[sey-gwey, seg-wey]

A segue is a smooth transition from one topic or section to the next.

In music

In music, "segue" is a direction to the performer. It means continue (the next section) without a pause. It comes from the Italian "it follows". The term attacca is also used in classical music.

For written music it implies a transition from one section to the next without any break. In improvisation, it is often used for transitions created as a part of the performance, leading from one section to another.

For example, in live performance, the Grateful Dead would often splice together several songs as part of their jamming style. A striking example occurs on the Live/Dead album, with the transition from "St. Stephen" to "The Eleven", which requires a seamless change of time signature. On the concert film The Song Remains the Same, Led Zeppelin changes from the title track to "The Rain Song" seamlessly, with Jimmy Page using his Gibson EDS-1275 for the different tunings. U2 uses a similar technique with its two songs "An Cat Dubh" and "Into the Heart", which segue into each other not only on the studio versions but also at every live performance of these songs. Groups such as Blues Traveler, Phish, Spin Doctors, and Widespread Panic have performed together, executing segues between two bands without a break in the music. As the first band finished their set, members of the following act would replace one by one those of the first, until a complete band swap had occurred.

In recorded music, a segue is a seamless transition between one song and another. On Madonna's album Confessions on a Dance Floor, all of the songs segue into one another. The Beatles' album Sgt. Pepper's Lonely Hearts Club Band has a segue between the songs "Sgt. Pepper's Lonely Hearts Club Band" and "With a Little Help from My Friends" on. In many Pink Floyd albums, particularly The Dark Side of the Moon and Wish You Were Here, many songs blend into each other without a break. A particular example is "Time/Breathe (Reprise)", with "Breathe" being a hidden track. On all of Side 2 of The Dark Side of the Moon, each song segues into the next. Green Day's songs "Jesus of Suburbia" and "Homecoming" are each examples of five mini-songs which segue one into the next, forming a suite. A similar approach was commonly used in the progressive rock of the 1970s. Progressive rock band Genesis used the segue technique for many of the songs on their 1974 concept album The Lamb Lies Down on Broadway. Progressive metallers Symphony X has one segue in their V: The New Mythology Suite Album, with a great emotive and rich layers of classical and orchestal arrangements and progressions. Also, In Dream Theater's Album Six Degrees Of Inner Turbulence we can hear a perfect sample of Segue in every song.The first four tracks of Daft Punk's albums Homework and Discovery all segue, as well as all 18 tracks on the album Since I Left You by Australian band The Avalanches. A segue is also a gradual and seamless transition between two principal audio sources, as one might hear in a nightclub when a DJ "mixes" music.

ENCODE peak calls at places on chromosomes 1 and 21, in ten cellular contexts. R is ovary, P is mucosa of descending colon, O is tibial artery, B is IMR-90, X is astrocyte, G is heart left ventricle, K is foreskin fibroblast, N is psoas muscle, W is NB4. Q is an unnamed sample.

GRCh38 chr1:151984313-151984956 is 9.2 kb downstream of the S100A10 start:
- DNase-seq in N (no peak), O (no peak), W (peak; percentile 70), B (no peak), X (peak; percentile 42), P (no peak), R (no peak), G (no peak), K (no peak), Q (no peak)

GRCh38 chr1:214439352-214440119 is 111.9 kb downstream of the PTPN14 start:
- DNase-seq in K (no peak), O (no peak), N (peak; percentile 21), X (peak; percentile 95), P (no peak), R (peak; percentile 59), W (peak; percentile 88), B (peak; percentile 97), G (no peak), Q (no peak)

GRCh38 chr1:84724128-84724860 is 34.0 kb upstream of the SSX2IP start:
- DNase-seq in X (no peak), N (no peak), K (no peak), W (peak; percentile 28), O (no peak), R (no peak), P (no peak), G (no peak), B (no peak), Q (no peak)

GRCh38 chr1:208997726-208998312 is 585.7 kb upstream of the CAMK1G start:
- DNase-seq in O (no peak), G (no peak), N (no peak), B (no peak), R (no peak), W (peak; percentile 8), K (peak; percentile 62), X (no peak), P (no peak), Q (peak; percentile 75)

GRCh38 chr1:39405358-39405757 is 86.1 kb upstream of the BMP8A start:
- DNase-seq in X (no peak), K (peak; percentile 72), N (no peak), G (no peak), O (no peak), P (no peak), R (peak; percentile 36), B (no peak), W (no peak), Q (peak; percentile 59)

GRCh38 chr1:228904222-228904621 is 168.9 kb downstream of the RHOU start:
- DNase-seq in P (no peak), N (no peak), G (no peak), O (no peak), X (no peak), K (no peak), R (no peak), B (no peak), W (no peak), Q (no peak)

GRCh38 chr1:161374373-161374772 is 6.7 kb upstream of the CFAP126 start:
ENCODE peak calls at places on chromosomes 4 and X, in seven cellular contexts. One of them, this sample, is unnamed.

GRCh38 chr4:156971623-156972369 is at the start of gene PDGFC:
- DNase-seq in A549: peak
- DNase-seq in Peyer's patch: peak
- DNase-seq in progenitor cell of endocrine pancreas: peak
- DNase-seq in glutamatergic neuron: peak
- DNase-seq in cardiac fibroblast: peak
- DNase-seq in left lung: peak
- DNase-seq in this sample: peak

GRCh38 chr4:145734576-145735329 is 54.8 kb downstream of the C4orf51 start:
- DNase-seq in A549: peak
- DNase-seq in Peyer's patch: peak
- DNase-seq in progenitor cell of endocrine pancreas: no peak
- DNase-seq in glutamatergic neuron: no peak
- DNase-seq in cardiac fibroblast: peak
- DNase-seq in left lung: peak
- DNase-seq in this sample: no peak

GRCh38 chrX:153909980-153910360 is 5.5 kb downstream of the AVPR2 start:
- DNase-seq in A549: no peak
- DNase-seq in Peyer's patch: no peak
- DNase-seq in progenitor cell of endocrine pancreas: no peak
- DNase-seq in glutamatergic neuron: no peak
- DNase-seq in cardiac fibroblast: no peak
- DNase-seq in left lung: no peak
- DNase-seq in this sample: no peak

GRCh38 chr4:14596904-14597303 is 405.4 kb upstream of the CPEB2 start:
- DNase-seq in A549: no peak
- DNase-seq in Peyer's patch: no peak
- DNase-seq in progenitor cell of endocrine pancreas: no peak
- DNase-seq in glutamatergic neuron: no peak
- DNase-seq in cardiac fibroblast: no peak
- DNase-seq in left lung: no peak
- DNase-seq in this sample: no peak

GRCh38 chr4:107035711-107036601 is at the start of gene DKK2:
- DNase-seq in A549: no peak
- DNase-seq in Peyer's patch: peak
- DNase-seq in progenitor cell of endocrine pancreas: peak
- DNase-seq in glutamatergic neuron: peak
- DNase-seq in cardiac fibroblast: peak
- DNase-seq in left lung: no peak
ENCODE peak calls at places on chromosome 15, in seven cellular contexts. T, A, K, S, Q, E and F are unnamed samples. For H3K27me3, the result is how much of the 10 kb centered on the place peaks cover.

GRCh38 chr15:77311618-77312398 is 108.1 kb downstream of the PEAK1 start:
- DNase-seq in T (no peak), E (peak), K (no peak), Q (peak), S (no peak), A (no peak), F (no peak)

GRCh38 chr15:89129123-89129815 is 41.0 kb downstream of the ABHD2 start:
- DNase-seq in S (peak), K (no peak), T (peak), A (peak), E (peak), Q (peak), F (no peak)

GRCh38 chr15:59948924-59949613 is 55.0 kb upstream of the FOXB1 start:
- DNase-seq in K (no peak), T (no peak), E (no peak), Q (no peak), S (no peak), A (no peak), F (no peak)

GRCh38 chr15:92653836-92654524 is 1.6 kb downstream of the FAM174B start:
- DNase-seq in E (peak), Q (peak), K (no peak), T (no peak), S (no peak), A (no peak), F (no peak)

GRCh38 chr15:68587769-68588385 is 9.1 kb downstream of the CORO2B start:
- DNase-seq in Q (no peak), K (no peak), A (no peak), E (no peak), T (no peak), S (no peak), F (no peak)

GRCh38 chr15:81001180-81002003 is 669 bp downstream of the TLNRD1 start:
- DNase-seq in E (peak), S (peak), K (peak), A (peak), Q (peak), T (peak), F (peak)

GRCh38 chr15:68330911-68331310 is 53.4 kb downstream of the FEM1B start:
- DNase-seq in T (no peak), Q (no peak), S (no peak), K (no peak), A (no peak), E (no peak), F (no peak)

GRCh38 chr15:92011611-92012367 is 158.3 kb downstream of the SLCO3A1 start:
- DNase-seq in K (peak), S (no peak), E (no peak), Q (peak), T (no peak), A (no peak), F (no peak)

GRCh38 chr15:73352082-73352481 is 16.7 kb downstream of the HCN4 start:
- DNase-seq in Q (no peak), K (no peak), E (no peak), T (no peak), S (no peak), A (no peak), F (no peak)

When viewing a track listing or set list a segue is often indicated by a > or a →. Fans of Phish often make a distinction between these two, where → denotes a true, seamless segue from one song to another, whereas > only denotes that the next song immediately follows the previous, without any improvisation or other form of transition between the songs.

Some bands will segue from one song into another, and then back into the first song. Widespread Panic will often do this with songs such as Driving Song > Disco > Driving Song or Chilly Water > Jack > Chilly Water.

In journalism

In journalism, a segue is a method of smoothly transitioning from one topic to another. A segue allows the host or writer to naturally proceed to another topic without jarring the audience. A good segue makes the subject change seem like a natural extension of the discussion.

Segues can also be performed on televisual journalism, such as on news reports or current affairs programs. The Segue has been a popular topic on the Australian satirical program The Chaser's War on Everything, in which they mention, often ridicule, and to some extent glorify the segues performed by Anna Coren on Today Tonight. Their segment is known as Anna Coren's Segue of the Week.

See also

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